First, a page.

17. 17. Dreamweaver MX 2004 Doc. 9.75 Ver 3 Accessi The information contained in the summary is read out by a screen reader and bility helps present the information contained within the table in context. It is not used in a graphical browser. 7.3 • Click in the appropriate cell and add the following text, shown in bold, to your table in the cells indicated: Topic Pre-requisites Supplementary Information Exploring XML HTML and CSS Web Accessibility: HTML Design-for-All 7.4 • In the Document window, place the mouse at the top of the first table column • When the cursor changes to an arrow: , click to select the column. You will see the selected area outlined in bold when it is selected: Figure 7-5 Selecting a table column Note that the Property inspector now displays a set of attributes appropriate to the selected object, a table column: Icon displaying table row properties Figure 7-6 Property inspector for a table column • Use the Property inspector to change the column text so that it displays as italic 7.5 In the Document window place the mouse at the top left corner of the table. When the cursor changes to a , click to select the table. You will see the selected table surrounded by a bold line: Figure 7-7 Selecting a table 17
  18. 18. Dreamweaver MX 2004 Doc. 9.75 Ver 3 In the Property inspector, click on the BgColor palette button: Palette icon Figure 7-8 Property inspector for a table This will open up the colour palette and the cursor will change to a dropper . Use the dropper to select a colour. Your page should look as follows: Figure 7-9 netskills.htm 7.6 Save your file as netskills.htm 18
  19. 19. Dreamweaver MX 2004 Doc. 9.75 Ver 3 8. Creating Hypertext Links Objectives To make hypertext links in your page. You will use the Property inspector and the Insert bar. Method Comments As with many things in Dreamweaver, there are several different ways to create hypertext links. 8.1 Create a link by Browsing • With Netskills.htm open in the Document window, highlight the text in the table: Exploring XML • In the Property Inspector, click on the Browse for File button , found next to the Link box Browse for File Figure 8-1 The Property inspector • In the Select File window, choose the file xml.htm and click OK • Note that the filename will appear in the Property inspector, in the Link box This has created a hypertext link from the text to the named file. Note You can also create links to URLs by typing the web address in the Link box of the Property inspector. 8.2 Create a link with Point to File • In the Document window, highlight the following text in the table: Web Accessibility: Design-for-All • In the Property Inspector, click and hold on the Point to File button , found next to the Link box Point to File Figure 8-2 The Property inspector 19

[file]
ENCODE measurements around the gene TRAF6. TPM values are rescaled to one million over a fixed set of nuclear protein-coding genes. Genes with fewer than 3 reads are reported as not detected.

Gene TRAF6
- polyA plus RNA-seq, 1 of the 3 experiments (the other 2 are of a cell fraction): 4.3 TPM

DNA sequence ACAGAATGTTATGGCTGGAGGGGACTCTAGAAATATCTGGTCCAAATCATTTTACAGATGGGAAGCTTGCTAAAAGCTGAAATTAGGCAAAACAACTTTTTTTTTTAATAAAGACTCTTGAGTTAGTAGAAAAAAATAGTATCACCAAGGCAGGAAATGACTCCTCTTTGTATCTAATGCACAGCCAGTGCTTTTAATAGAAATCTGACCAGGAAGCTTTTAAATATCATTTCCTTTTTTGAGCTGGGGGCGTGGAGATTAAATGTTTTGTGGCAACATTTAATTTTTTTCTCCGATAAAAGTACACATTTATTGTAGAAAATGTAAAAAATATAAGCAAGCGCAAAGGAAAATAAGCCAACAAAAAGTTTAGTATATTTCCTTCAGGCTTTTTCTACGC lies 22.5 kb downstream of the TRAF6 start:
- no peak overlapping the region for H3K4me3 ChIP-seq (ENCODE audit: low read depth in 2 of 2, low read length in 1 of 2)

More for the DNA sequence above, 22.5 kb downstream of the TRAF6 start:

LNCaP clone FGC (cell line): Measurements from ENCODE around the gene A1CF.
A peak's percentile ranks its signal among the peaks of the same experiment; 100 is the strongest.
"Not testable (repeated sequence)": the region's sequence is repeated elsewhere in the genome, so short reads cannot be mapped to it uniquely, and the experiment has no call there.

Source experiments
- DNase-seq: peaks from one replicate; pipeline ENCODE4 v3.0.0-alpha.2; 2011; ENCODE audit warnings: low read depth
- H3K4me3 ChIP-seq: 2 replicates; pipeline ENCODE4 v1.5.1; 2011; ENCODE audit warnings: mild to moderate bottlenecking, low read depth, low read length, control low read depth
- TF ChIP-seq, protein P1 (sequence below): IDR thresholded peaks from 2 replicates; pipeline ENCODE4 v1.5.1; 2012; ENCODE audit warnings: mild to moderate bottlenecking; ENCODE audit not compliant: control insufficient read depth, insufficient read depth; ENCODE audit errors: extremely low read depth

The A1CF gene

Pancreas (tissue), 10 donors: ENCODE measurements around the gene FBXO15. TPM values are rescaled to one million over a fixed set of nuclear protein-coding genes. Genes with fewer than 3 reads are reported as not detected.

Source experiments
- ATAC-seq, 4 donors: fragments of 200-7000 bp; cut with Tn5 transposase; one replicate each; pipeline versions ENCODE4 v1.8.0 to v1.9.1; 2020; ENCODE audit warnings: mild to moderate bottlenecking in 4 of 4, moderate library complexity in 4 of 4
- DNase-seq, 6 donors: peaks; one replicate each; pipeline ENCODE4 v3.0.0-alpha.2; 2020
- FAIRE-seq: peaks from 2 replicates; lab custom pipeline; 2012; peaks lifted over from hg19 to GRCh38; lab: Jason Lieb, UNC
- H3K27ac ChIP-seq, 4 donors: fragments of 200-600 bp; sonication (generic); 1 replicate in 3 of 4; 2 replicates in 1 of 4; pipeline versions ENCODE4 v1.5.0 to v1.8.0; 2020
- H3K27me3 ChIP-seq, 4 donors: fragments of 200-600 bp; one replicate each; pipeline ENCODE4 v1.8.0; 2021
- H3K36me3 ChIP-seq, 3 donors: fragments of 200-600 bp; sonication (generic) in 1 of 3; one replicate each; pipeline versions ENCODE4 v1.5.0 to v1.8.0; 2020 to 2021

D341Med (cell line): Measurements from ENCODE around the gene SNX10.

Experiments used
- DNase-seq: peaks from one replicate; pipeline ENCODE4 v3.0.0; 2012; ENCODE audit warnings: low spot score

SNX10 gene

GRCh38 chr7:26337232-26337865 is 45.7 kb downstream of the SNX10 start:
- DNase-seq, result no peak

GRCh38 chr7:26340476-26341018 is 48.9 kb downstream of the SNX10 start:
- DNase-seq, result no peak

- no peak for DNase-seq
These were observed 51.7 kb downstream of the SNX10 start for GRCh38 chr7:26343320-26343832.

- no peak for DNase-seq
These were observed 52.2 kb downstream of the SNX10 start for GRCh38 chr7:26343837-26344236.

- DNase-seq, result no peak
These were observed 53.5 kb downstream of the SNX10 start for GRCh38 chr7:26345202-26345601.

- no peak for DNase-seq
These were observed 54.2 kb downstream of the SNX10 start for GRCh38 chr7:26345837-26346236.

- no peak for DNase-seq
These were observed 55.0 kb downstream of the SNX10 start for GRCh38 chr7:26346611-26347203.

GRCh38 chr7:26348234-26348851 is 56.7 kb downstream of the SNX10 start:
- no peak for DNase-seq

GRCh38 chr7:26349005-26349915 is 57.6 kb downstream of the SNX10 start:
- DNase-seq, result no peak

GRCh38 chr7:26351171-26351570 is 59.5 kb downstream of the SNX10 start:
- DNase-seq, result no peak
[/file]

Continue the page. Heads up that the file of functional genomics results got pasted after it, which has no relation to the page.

20. 20. Dreamweaver MX 2004 Doc. 9.75 Ver 3 • With the mouse button held down, drag the pointer to the file access.htm as listed in the Site files panel: Figure 8-3 Creating hypertext links using Point to File • Release the mouse and again note the filename has appeared in the Link box of the Property inspector This is an alternative way of creating a hypertext link to a local file. 8.3 Link within a Page • Highlight the text at the top of the page: Netskills Go to the Insert bar (see below): Figure 8-4 The Insert bar (Common category) • Click on the Named Anchor button . In the pop-up window, enter the Anchor Name: Top Figure 8-5 Named Anchor • Click OK Note the appearance of an open book icon to indicate that your text is now an anchor – this symbol only appears in Dreamweaver (i.e. it will not be seen within a web browser) Figure 8-6 Open book (anchor) icon 20